Legal prohibition on cow-slaughter in Nepal infringes indigenous peoples’ rights, UN experts told

Two Nepali non-governmental organizations have submitted an urgent communication to UN rights experts informing that legal prohibition on cow-slaughter in Nepal infringes indigenous peoples’ right to freedom of religion and cultural rights and threatens the secularity of the Nepali state.

Lawyers’ Association for Human Rights of Nepalese Indigenous Peoples and National Coalition Against Racial Discrimination sent in the joint communication on Friday to four UN Special Rapporteurs on the Rights of Indigenous Peoples, the Promotion and Protection of the Right to Freedom of Opinion and Expression the Field of Cultural Rights, and the Freedom of Religion or Belief.

“The communication is submitted to raise the issue of the continued prosecution of indigenous peoples under Nepal’s law against cow-slaughter—a law deeply rooted and wholly justified by Hindu (and therefore non-secular principles) and one which historically has been used to carry out the State’s forced cultural assimilation of indigenous peoples and to forge a homogenous identity for Nepali citizens,” the NGOs write.

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UN rights experts apprised of violation of rights of indigenous Pradhan Newars for construction of a mega business complex

Kathmandu, 9 Feb

Two non-governmental organizations have submitted an urgent communication to UN rights experts alleging that a Nepali private company has unlawfully acquired the communal trust lands of indigenous Pradhan Newar community of Kathmandu to construct a mega business complex. As a result, the religious and cultural customs and traditions of Pradhan Newars based on the pond and its embankment lands have been devastated and thus their cultural rights and rights to cultural rights and rights to lands and resources violated, the communication reads.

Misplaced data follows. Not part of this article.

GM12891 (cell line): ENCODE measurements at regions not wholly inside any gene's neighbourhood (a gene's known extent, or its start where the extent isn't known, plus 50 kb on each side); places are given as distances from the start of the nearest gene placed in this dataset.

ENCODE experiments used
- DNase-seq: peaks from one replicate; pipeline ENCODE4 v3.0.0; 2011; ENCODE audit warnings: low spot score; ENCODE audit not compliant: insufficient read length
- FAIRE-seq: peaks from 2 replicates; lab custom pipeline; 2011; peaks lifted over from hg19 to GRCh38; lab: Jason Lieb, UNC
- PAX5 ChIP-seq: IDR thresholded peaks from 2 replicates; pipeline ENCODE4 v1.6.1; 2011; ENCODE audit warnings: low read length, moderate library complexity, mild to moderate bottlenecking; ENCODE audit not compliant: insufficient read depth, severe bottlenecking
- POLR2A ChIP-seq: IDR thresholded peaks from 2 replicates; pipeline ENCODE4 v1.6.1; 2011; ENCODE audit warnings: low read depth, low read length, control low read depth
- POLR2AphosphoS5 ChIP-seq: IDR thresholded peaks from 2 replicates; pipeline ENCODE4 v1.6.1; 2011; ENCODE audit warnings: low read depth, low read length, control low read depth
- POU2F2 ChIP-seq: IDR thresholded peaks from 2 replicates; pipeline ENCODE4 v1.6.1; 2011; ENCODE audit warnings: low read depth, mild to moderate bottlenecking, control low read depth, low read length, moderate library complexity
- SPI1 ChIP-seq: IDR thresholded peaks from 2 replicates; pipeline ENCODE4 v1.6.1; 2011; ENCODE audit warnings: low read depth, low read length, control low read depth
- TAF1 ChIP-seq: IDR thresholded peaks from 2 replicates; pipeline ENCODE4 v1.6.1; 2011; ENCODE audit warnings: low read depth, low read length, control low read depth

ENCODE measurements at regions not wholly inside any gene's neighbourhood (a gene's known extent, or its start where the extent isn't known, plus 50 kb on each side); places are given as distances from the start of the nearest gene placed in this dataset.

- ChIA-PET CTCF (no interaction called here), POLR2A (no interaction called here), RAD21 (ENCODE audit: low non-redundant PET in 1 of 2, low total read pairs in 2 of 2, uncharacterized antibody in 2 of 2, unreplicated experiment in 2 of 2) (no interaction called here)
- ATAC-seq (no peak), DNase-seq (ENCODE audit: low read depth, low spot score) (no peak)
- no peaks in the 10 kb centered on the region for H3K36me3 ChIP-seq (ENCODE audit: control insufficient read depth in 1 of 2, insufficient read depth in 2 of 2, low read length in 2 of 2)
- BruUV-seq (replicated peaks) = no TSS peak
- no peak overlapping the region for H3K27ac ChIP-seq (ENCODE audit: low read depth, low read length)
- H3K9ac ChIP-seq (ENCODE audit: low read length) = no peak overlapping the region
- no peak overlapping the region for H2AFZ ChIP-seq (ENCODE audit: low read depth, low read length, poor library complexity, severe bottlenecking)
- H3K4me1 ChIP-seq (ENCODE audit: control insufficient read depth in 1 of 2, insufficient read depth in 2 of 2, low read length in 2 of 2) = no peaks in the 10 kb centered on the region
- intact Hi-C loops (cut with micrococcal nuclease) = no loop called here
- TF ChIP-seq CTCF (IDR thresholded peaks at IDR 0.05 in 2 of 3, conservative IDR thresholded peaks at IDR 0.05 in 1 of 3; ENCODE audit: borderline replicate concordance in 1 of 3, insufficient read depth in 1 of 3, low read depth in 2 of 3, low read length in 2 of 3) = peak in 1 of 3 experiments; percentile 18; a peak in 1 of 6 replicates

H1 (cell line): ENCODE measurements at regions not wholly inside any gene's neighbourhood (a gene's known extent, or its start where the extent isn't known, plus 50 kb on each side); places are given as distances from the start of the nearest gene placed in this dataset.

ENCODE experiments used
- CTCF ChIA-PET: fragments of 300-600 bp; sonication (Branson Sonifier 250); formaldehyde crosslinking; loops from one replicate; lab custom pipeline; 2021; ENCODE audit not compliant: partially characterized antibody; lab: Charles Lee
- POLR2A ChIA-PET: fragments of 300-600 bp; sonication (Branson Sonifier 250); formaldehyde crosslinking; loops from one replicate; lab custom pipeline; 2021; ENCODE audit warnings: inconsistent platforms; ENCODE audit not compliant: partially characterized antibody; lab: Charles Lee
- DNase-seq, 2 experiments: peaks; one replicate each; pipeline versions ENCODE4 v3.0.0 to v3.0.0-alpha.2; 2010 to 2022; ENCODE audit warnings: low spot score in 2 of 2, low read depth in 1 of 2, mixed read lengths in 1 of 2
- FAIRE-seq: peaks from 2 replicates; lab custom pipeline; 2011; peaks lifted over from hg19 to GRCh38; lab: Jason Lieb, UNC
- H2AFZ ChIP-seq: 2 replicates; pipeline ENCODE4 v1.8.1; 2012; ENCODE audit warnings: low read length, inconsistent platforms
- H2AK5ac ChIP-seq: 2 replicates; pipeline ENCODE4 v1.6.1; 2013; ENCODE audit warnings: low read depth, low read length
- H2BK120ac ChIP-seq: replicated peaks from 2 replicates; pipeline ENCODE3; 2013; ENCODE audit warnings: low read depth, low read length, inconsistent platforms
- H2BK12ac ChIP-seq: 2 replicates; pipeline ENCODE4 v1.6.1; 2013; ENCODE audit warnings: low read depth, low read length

Lawyers’ Association for Human Rights of Nepalese Indigenous Peoples and National Coalition Against Racial Discrimination jointly submitted the communication to the UN Special Rapporteurs on the Rights of Indigenous Peoples and in the field of cultural rights on Monday. They have urged the Special Rapporteurs to correspond with the Government of Nepal about the need to take immediate action to defend, protect and promote the rights of the indigenous Pradhan Newars to their land, resources, sacred places and culture. More

Report on Human Rights Situation of Indigenous Peoples in Bangladesh in 2013

EXECUTIVE SUMMARY

Bangladesh often affirms its commitment to promote and protect human rights through its unequivocal pledge to uphold the principles and purposes of the UN Charter, international peace and security, respect for international law and rejection of colonialism and racism. However, different state agencies of Bangladesh have been directly engaged in interfering with the enjoyment of the human rights of indigenous peoples enshrined in the international laws for long, let alone the state authorities preventing violations of these rights by state agencies and other non-state actors. During the second cycle of review under the UPR mechanism on Bangladesh held at the UN Human Rights Council in Geneva on 29 April 2013, for example, the government of Bangladesh provided incomplete and inaccurate information on implementation of the CHT Accord and constitutional recognition of indigenous peoples to the UPR session, which has proved non-compliance attitude of government’s commitment to the international human rights mechanisms. More

Nepal’s CIAA acts on complaint regarding access to traditional water sources of indigenous community in Gorkha

1 October 2013

In response to an informal complaint regarding obstructions to access traditional sources of water for indigenous community in Gorkha district in western Nepal, Commission for Investigation of Abuse of Authority (CIAA) has informed that complaint has been submitted to the concerned authorities.